Japan’s transport minister Akihiro Ohta said Friday that the accidents and recalls linked to air bags made by Tokyo-based Takata could threaten the world's confidence in the country’s auto industry. The faulty air bags have so far been linked to five deaths worldwide and the company faces a criminal investigation in the U.S.

Ohta also said that the government will order Takata's customers to issue a nationwide recall in Japan, if the U.S. extends its recall, Bloomberg reported. The country’s transport ministry has also asked Takata to report on how it plans to tackle U.S. authorities’ recent demand to extend its safety campaigns across the U.S. by Dec. 2. The company has so far limited the campaign to regions with high humidity, which reportedly triggers an explosive deployment of the air bags, accompanied by metal fragments.

"This is an extremely important issue for automobile safety," Ohta said, according to Reuters, adding: "Japanese manufacturing enjoys a high level of trust so I am worried this situation will shake that confidence."

Ohta's statement follows Japan's decision, earlier this week, to form a special task force to handle the increasing number of recalls. On Thursday, Toyota expanded its recalls and also said that the company and its subsidiary, Daihatsu, would recall 85,000 vehicles outside the U.S. to repair air bags on the driver’s side. Until now, recalls at the world's largest carmaker were limited to issues with passenger-side air bags.

“Although we haven’t confirmed the minister’s remarks, we deeply apologize for the troubles caused to all by our air-bag defects,” Toyohiro Hishikawa, a spokesperson for Takata, told Bloomberg, adding: “We will exert all efforts to regain the trust.”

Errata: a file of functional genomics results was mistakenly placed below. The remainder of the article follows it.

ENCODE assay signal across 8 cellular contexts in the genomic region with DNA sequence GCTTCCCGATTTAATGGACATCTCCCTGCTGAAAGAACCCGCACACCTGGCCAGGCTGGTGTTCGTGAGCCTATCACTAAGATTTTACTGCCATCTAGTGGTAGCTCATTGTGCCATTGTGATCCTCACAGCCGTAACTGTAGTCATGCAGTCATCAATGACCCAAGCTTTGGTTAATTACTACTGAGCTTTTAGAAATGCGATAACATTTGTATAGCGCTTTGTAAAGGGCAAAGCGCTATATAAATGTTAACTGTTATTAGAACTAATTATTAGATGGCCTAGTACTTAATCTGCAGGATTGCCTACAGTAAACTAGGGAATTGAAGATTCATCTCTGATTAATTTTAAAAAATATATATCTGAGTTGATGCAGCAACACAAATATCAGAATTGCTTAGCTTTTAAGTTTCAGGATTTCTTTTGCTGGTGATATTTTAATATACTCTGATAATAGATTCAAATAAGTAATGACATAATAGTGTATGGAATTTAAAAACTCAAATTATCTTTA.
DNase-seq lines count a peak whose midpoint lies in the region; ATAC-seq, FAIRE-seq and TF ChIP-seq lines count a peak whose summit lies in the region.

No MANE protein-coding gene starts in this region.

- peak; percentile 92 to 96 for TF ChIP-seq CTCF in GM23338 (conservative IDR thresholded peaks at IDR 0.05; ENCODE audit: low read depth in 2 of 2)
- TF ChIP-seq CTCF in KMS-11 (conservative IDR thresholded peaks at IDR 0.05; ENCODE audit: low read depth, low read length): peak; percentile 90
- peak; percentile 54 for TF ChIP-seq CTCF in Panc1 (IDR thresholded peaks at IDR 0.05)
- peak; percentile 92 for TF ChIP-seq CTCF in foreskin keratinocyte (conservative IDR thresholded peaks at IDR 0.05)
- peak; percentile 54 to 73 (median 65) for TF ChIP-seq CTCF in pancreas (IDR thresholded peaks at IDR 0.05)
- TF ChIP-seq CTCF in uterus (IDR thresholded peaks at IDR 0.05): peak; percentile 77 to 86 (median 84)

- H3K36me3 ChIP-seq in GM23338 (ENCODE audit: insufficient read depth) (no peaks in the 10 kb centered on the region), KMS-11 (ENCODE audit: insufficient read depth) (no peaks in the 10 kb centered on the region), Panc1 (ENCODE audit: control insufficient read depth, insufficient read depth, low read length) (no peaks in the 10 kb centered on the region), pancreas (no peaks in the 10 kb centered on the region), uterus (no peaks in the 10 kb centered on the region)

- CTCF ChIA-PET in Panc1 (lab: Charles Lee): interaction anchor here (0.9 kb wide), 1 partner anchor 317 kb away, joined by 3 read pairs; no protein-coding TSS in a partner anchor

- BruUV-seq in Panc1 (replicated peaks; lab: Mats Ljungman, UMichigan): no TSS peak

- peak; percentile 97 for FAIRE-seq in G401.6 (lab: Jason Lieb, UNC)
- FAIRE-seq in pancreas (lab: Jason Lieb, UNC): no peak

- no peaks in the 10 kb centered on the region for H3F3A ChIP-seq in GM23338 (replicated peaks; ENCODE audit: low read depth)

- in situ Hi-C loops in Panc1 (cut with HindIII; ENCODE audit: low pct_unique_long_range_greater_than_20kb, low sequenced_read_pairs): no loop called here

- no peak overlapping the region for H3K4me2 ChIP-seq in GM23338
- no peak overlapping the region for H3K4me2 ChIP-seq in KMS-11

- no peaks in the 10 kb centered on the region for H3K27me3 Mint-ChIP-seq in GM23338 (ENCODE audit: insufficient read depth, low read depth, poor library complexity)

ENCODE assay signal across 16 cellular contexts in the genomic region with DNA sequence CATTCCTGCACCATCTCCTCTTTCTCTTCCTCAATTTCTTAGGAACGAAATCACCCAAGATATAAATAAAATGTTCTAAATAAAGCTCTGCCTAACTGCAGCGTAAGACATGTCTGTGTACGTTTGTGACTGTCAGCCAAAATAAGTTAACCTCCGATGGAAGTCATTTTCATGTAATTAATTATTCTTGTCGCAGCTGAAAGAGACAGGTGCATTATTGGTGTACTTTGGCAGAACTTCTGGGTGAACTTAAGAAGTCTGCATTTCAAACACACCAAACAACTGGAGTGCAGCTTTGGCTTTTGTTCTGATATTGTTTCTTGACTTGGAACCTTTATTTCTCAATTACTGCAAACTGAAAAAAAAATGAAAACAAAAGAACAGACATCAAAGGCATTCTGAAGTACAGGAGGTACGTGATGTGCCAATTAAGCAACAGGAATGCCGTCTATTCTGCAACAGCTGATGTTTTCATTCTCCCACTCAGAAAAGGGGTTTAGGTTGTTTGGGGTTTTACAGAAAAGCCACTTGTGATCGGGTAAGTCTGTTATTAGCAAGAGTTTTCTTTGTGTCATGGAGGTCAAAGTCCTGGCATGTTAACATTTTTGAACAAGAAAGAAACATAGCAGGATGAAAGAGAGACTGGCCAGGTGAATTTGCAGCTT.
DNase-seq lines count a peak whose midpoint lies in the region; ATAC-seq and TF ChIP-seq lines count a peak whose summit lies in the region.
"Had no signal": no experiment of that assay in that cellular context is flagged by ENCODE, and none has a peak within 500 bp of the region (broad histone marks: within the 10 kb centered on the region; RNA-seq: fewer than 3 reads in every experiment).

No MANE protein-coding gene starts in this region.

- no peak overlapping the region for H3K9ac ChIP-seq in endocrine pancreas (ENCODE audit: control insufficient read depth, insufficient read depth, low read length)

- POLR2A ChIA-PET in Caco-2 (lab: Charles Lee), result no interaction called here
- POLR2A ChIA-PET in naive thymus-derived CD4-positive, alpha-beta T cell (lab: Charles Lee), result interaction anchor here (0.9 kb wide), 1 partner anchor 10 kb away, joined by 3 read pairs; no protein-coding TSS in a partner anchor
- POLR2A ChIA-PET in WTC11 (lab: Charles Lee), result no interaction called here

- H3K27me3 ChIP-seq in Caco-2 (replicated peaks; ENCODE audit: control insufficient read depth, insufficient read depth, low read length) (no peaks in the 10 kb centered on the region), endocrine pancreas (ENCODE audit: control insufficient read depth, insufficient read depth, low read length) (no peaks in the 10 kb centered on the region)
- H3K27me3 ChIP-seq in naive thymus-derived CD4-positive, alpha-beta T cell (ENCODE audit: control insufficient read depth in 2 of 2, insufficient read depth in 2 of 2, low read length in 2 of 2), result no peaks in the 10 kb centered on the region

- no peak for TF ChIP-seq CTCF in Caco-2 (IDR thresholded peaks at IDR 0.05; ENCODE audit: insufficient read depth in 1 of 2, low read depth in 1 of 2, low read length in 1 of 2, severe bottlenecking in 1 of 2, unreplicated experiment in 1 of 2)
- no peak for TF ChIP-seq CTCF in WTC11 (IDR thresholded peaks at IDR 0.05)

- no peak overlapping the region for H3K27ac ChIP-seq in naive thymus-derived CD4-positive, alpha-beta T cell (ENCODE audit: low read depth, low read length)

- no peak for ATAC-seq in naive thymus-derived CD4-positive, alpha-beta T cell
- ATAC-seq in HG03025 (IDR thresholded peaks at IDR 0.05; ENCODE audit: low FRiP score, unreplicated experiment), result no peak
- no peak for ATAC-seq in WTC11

Nearly 14 million vehicles have been recalled globally, with Japan accounting for about 2.6 million recalls, mostly for faulty air bags on the passenger side.

“If there is a nationwide recall in the U.S., we’ve directed Takata to take the same measure in Japan,” Ohta said, after a cabinet meeting, according to the New York Times, adding: “There is a risk that trust in Japanese carmakers could weaken, so the problem must be resolved as quickly as possible.”

On Wednesday, the U.S. National Highway Traffic Safety Administration (NHTSA) ordered Takata to expand its recalls for driver-side air bags to cover the entire country. The move is expected to trigger recalls by Ford MotorsHonda Motor CoChrysler Group LLC, Mazda Motor Corp and BMW AG. The regulator has reportedly given Takata time until Tuesday to order the recalls or be fined up to $7,000 for each vehicle.

“The biggest question mark is nobody knows exactly how many more have to be recalled, and as a result, nobody knows what’s going to be the final damage,” Koji Endo, an analyst at Advanced Research Japan, said, according to Bloomberg, adding: “Almost every week, we have an additional 100,000 or 50,000 recalls around the world.”